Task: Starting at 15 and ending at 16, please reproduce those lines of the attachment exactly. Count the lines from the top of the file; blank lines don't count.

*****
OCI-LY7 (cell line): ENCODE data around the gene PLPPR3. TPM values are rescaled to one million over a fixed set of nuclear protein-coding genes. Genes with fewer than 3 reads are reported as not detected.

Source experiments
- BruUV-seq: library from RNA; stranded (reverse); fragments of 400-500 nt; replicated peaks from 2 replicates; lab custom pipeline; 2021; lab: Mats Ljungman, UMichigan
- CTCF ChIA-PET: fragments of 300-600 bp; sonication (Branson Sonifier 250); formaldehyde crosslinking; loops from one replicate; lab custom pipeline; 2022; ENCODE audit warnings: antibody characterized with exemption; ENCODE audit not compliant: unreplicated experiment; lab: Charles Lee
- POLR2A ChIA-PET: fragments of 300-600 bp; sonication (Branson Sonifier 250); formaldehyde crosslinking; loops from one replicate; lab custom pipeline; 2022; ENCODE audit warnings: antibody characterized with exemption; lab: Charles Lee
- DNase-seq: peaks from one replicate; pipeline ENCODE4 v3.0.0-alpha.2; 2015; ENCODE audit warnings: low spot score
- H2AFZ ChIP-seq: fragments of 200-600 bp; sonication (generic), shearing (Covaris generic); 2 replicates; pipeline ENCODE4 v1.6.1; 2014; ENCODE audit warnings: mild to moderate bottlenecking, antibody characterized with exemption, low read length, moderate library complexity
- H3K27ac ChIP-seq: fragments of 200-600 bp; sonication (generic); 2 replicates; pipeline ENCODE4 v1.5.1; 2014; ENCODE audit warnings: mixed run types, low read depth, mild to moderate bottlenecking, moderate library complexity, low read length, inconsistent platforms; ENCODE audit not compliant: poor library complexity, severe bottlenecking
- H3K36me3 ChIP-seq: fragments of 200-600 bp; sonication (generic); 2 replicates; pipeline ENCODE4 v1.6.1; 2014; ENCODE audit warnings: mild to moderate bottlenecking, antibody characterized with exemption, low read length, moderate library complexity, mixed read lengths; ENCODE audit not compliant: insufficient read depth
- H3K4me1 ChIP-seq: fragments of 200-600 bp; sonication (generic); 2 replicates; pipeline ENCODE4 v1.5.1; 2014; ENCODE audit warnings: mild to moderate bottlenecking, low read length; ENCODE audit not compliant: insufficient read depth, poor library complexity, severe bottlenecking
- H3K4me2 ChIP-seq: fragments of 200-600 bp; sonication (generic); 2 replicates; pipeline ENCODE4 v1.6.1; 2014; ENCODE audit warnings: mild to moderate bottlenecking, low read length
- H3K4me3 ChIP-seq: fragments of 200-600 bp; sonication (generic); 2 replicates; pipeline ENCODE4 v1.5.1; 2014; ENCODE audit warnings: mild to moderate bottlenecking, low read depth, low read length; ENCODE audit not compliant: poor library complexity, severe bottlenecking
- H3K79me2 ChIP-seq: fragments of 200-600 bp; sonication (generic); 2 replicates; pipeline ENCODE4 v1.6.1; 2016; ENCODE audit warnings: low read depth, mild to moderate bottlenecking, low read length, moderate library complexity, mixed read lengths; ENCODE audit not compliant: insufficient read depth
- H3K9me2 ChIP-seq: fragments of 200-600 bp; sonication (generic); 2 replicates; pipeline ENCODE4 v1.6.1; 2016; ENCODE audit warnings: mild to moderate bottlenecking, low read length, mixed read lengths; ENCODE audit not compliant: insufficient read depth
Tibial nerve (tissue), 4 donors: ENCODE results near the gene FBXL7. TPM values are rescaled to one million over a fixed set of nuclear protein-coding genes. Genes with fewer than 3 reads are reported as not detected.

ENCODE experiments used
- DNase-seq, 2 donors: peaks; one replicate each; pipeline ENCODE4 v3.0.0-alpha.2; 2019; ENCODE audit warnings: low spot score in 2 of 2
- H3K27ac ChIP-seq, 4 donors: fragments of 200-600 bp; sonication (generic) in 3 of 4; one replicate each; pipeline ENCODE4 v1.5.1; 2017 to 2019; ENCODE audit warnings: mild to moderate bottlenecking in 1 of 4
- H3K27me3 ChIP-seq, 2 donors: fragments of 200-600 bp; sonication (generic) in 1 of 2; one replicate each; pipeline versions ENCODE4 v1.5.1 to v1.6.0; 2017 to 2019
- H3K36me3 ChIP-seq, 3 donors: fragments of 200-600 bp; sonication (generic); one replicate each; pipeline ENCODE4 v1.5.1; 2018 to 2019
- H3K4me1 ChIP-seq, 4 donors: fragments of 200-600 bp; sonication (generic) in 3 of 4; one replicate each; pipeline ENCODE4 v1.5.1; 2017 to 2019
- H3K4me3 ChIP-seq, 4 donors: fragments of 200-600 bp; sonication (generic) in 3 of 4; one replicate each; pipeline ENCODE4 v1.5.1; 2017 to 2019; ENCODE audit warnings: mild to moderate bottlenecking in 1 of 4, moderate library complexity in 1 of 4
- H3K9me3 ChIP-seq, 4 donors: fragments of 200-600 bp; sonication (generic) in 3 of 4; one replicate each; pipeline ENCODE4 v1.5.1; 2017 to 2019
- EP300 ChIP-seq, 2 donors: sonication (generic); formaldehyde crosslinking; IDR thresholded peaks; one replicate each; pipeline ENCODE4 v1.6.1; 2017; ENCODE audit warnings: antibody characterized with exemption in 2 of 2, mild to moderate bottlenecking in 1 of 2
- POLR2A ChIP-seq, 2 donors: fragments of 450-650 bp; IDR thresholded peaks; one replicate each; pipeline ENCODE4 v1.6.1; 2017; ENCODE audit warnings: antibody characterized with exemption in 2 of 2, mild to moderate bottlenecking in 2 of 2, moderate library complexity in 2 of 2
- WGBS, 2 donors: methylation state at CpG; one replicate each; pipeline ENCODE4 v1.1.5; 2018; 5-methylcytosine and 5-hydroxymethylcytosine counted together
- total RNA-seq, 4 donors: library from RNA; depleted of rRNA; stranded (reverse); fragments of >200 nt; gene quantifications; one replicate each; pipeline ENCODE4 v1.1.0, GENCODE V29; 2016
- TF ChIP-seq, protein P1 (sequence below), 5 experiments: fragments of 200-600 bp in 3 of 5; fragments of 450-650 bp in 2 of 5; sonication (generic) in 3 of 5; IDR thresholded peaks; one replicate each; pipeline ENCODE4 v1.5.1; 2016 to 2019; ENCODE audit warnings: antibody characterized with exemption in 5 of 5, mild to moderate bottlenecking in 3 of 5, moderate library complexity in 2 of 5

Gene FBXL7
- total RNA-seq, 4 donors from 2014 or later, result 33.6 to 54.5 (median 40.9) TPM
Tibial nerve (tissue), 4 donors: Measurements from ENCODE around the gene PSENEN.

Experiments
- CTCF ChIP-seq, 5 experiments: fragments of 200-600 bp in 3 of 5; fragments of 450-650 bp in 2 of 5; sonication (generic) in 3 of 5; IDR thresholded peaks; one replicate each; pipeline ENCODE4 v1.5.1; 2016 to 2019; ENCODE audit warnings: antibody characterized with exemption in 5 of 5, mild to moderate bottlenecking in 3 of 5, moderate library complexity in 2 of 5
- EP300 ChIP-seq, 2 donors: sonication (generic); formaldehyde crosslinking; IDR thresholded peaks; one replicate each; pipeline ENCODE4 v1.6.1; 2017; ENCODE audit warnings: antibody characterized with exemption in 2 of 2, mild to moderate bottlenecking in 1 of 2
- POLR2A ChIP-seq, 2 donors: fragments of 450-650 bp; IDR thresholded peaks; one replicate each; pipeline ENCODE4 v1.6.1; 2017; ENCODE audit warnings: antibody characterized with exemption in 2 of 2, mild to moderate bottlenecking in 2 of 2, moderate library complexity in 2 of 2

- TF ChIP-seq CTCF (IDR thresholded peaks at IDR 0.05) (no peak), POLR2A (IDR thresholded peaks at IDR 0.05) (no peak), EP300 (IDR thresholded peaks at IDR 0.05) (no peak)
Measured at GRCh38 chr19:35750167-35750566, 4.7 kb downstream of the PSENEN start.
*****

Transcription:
Tibial nerve (tissue), 4 donors: ENCODE results near the gene FBXL7. TPM values are rescaled to one million over a fixed set of nuclear protein-coding genes. Genes with fewer than 3 reads are reported as not detected.

ENCODE experiments used